The traditional site of our Saviour's Transfiguration, Mount Tabor, is an isolated dome-shaped mountain in eastern lower Galilee. It has been a site of Christian worship from the earliest times, following the example of our Lord Who "went up the mountain to pray" (Luke 9:28). A web of catacombs recently discovered under the courtyard and church of the Orthodox contains a chapel with a 3rd-century Holy Table and other important artifacts. Archaeologists surmise that these caves also served as a hiding place during persecutions. In the 4th century a church was built on Mount Tabor, and two more were built in the 5th century. Pilgrims and monastics flocked to the hallowed mountain, and over the centuries several small monasteries existed at the summit. When the Muslims recaptured the area in the 13th century, they destroyed all the Christian buildings and built a fortress over some of the ruins. In the mid-19th century Christians were permitted to rebuild. On the northern section of the summit the Roman Catholics built a monastery, and later, a hostel and Byzantine-style basilica. In 1862, on the southern portion of the summit, the Orthodox built a monastery, a large church dedicated to the Transfiguration, and a chapel dedicated to Melchizedek, the king of Salem (Melchizedek is the priest whom Abraham meets in the Book of Genesis who gives Abraham bread and wine).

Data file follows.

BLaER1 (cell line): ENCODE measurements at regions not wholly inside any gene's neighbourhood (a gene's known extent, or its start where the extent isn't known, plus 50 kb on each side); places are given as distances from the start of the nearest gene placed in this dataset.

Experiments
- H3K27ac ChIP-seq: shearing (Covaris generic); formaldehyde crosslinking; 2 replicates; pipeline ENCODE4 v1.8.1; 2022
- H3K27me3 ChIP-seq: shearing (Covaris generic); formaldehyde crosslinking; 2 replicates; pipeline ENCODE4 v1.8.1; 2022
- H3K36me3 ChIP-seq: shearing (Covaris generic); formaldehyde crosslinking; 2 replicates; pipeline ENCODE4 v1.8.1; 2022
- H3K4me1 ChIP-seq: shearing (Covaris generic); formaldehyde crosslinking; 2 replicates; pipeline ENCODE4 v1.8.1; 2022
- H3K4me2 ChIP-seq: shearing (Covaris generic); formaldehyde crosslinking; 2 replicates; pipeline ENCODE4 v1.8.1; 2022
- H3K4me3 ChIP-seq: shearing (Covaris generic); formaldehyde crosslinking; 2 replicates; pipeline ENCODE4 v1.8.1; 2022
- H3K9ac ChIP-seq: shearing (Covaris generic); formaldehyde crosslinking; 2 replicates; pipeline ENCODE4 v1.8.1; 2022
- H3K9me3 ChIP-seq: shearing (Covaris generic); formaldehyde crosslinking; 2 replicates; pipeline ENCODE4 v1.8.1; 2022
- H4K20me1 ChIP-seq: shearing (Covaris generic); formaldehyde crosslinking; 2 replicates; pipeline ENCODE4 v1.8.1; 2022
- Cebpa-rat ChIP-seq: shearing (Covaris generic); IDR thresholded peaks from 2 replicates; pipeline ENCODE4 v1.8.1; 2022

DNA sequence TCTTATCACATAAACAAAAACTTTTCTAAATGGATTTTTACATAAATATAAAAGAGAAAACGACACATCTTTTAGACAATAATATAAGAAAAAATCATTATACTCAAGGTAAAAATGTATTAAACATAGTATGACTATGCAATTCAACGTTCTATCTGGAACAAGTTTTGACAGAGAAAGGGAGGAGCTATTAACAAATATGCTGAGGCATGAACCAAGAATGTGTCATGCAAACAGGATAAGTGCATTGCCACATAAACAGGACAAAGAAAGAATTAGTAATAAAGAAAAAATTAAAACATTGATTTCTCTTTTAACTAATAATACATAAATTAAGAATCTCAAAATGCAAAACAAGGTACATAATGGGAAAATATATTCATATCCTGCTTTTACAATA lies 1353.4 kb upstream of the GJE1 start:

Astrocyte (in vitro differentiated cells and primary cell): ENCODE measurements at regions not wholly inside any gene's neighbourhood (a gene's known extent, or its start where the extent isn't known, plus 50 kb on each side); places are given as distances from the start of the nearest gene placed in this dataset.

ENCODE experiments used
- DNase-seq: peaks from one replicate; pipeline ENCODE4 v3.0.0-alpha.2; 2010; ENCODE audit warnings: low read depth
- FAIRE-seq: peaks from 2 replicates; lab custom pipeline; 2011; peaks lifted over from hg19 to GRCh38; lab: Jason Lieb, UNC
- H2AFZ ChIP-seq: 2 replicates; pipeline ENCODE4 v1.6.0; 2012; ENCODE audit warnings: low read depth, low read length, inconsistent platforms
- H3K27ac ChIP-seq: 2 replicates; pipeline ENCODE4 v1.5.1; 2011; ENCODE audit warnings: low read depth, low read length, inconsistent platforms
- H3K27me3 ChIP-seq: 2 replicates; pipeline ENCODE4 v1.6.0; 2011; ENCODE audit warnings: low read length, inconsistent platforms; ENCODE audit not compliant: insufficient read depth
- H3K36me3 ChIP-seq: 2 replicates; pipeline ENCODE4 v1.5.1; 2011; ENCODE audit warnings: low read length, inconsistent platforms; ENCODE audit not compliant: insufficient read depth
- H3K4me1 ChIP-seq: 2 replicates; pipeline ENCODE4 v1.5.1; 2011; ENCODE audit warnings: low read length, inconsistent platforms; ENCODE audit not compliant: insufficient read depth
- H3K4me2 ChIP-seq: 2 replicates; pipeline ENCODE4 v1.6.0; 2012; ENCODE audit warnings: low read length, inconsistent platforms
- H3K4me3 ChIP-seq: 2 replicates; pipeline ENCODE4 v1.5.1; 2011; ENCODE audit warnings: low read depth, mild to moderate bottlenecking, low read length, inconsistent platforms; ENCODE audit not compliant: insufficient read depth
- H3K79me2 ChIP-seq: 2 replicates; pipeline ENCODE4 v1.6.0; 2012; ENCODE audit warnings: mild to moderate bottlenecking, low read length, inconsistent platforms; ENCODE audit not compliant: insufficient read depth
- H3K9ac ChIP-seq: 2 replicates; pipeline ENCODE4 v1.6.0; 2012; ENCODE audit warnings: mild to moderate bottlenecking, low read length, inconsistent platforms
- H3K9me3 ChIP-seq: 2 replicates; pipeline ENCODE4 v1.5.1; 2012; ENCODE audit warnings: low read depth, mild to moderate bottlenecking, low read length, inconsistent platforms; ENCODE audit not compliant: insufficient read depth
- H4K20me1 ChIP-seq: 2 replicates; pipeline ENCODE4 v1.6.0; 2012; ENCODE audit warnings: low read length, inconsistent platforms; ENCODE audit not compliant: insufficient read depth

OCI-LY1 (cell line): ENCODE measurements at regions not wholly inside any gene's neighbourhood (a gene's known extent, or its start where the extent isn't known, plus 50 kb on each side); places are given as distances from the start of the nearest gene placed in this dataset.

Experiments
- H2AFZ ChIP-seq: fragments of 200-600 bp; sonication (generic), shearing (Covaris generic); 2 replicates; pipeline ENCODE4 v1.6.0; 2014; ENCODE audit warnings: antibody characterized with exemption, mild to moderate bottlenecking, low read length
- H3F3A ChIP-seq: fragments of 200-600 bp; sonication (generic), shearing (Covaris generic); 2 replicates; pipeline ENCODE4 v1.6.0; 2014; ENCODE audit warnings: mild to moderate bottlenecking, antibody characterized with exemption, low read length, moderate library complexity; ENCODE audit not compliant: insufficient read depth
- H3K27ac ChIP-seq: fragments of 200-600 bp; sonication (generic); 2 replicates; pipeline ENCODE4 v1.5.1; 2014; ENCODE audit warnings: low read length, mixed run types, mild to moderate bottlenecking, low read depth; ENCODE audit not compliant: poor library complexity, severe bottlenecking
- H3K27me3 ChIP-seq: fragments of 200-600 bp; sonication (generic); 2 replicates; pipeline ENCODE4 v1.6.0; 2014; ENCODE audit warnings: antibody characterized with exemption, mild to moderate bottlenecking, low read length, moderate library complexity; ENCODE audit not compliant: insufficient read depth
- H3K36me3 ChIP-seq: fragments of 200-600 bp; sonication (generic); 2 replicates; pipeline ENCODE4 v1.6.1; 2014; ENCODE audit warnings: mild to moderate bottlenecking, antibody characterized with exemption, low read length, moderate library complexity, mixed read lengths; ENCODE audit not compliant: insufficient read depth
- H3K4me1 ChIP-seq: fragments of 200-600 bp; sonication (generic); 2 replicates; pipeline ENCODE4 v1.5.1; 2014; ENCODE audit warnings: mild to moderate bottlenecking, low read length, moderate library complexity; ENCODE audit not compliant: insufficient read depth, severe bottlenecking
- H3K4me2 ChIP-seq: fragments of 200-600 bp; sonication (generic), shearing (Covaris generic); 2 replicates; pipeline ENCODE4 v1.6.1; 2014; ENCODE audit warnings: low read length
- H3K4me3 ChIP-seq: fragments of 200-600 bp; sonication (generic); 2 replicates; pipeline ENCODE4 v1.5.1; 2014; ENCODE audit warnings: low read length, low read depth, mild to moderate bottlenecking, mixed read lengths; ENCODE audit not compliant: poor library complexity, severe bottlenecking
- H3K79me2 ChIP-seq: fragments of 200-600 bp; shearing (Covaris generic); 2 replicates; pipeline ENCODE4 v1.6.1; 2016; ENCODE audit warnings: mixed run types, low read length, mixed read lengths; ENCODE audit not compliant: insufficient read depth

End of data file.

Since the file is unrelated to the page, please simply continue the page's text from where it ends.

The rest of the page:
Early pilgrims hiked up 4,300 steps carved into the rock to get to the summit, but now access to the summit is via a very steep and winding road which is only accessible to small vehicles. A taxi service is available at the parking lot at the foot of the mountain.